472365 Optimization of a Tunable RNAi Screening Approach for Systems Engineering of Complex Phenotypes in Yeast

Monday, November 14, 2016: 1:24 PM
Continental 9 (Hilton San Francisco Union Square)
Nathan Crook, Jie Sun, Alexander Schmitz and Hal Alper, Department of Chemical Engineering, The University of Texas at Austin, Austin, TX

Complex phenotypes are notoriously difficult to rationally engineer as they result from the combined activities of multiple gene products, the identities and roles of which are often unknown. However, most current methods for non-rational strain improvement suffer from a variety of limitations, including laborious transfer of beneficial mutations to alternative strains, restricted (often binary) exploration of expression space, requirement for detailed knowledge of a strain’s genetics, or inefficiency in eukaryotic hosts. To address these issues, we synthetically optimized RNA interference (RNAi) in yeast to enable genome-wide screening of downregulation space for effectors of complex phenotypes, and demonstrated this approach by identifying novel targets for improved 1-butanol and isobutanol tolerance. First, we optimized the efficiency and tunability of RNAi library screening in yeast, ultimately enabling downregulation efficiencies from 0% to 94% to be attained through tuning dsRNA cassette design and expression level. Using this system, we generated a genome-wide RNAi library from yeast cDNA which collectively spanned a wide range of downregulation capacities. By screening this library in inhibitory concentrations of isobutanol, we identified key regulators of isobutanol tolerance in a single round, with downregulation of recovered genes conferring up to 64% increased growth rate in 12 g/L isobutanol. We further found, through two iterative rounds of screening this RNAi library, that the combined downregulation of two genes improves growth rate up to 3100% in 10 g/L 1-butanol. For both compounds, the best-performing hits downregulate multiple homologous genes and elicit phenotypes which are fundamentally different from that of the corresponding gene knockout, thus validating the utility of the RNAi screening approach for yeast strain optimization. Collectively, this work improves the tunability of RNAi in yeast, uncovers novel effectors of butanol tolerance, and demonstrates a powerful approach for improving complex phenotypes in yeast.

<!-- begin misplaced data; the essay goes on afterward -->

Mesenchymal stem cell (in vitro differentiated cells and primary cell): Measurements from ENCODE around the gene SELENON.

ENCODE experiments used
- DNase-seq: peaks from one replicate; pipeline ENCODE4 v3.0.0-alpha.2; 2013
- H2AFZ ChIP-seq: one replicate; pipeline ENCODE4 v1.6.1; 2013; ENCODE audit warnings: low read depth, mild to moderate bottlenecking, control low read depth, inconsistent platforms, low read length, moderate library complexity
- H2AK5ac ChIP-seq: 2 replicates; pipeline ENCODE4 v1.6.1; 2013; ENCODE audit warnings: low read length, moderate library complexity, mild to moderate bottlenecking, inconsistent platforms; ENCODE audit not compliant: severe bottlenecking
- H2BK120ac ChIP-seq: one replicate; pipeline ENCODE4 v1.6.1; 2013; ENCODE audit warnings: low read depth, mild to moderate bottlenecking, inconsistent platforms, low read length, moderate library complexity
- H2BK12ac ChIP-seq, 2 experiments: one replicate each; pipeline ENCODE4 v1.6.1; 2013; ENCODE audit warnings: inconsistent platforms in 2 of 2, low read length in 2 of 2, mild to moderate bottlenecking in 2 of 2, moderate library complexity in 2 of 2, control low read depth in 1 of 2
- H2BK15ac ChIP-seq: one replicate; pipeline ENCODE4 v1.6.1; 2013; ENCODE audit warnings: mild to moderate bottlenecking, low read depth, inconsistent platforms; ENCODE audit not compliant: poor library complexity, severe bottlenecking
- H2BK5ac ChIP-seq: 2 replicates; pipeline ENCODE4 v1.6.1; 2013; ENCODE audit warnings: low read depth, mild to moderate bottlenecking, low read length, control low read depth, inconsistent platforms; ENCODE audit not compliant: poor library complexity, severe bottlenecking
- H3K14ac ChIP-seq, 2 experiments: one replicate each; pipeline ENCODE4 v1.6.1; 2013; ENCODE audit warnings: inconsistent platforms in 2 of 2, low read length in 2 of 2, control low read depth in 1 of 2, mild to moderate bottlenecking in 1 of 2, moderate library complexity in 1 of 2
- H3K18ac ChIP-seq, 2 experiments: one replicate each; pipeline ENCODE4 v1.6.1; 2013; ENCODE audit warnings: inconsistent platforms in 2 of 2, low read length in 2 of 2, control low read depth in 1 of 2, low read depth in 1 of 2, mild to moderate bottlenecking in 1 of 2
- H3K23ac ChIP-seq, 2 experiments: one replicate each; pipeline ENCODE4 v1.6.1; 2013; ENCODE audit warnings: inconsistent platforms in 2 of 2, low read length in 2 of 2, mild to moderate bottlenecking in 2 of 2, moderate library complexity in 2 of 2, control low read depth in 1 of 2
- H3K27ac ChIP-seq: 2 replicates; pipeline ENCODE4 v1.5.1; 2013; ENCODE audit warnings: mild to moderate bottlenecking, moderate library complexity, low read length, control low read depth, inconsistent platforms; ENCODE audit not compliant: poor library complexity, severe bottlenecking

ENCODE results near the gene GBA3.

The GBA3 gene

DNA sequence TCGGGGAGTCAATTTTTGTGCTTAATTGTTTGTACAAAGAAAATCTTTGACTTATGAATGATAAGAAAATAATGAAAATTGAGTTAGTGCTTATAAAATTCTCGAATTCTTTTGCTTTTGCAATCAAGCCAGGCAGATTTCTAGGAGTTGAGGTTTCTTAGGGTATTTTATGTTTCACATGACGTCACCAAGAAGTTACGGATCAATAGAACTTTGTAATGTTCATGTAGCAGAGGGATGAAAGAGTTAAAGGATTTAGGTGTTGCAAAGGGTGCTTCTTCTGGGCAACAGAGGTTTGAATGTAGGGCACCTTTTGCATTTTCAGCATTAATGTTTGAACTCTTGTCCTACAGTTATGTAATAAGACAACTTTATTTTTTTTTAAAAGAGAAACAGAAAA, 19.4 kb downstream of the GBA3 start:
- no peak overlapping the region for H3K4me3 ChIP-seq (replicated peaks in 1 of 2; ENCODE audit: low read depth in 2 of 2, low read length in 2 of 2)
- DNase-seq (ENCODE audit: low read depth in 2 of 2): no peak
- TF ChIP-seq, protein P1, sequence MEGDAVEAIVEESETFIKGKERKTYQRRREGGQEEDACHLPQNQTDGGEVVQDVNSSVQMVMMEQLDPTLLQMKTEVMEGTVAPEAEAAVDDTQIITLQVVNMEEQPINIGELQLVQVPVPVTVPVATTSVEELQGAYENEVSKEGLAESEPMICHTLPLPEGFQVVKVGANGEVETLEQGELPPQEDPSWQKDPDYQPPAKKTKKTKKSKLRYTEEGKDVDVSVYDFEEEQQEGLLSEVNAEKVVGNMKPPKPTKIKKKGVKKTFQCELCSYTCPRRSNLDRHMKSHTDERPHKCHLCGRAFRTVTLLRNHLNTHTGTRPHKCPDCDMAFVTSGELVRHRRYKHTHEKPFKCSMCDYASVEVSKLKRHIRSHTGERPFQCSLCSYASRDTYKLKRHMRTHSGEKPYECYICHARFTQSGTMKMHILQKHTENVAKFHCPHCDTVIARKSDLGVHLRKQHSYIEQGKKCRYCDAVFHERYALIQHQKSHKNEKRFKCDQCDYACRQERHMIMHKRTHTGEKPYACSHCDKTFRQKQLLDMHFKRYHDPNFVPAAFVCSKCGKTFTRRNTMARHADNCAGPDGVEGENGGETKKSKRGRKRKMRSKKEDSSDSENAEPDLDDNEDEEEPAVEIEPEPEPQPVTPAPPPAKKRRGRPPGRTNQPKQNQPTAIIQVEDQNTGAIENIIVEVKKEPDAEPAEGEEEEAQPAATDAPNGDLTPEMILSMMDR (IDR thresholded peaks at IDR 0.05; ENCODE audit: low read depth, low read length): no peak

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See more of this Session: Genome Scale Engineering
See more of this Group/Topical: Food, Pharmaceutical & Bioengineering Division